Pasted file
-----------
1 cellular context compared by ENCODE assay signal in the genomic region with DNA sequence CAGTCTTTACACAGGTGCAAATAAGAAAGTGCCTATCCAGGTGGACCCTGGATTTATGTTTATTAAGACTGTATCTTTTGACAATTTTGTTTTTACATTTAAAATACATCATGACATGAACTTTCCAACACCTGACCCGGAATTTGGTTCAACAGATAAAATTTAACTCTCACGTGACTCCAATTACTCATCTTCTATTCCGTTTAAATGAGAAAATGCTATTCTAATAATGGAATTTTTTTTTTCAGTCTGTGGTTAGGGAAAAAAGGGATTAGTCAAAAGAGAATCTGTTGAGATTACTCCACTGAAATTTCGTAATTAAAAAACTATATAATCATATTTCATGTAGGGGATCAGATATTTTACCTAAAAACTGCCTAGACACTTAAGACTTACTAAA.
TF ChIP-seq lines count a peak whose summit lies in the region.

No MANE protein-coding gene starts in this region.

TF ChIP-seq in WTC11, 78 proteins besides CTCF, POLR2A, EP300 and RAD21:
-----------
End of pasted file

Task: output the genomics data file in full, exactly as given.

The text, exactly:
1 cellular context compared by ENCODE assay signal in the genomic region with DNA sequence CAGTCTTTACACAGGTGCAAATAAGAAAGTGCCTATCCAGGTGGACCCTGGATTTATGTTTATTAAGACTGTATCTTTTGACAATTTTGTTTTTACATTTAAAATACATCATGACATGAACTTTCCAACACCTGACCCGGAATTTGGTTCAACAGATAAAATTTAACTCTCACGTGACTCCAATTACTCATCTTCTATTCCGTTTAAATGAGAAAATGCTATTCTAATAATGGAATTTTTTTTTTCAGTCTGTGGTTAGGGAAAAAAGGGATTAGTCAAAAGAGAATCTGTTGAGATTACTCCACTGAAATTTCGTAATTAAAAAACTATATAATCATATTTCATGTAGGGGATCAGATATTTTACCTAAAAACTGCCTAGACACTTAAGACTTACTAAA.
TF ChIP-seq lines count a peak whose summit lies in the region.

No MANE protein-coding gene starts in this region.

TF ChIP-seq in WTC11, 78 proteins besides CTCF, POLR2A, EP300 and RAD21: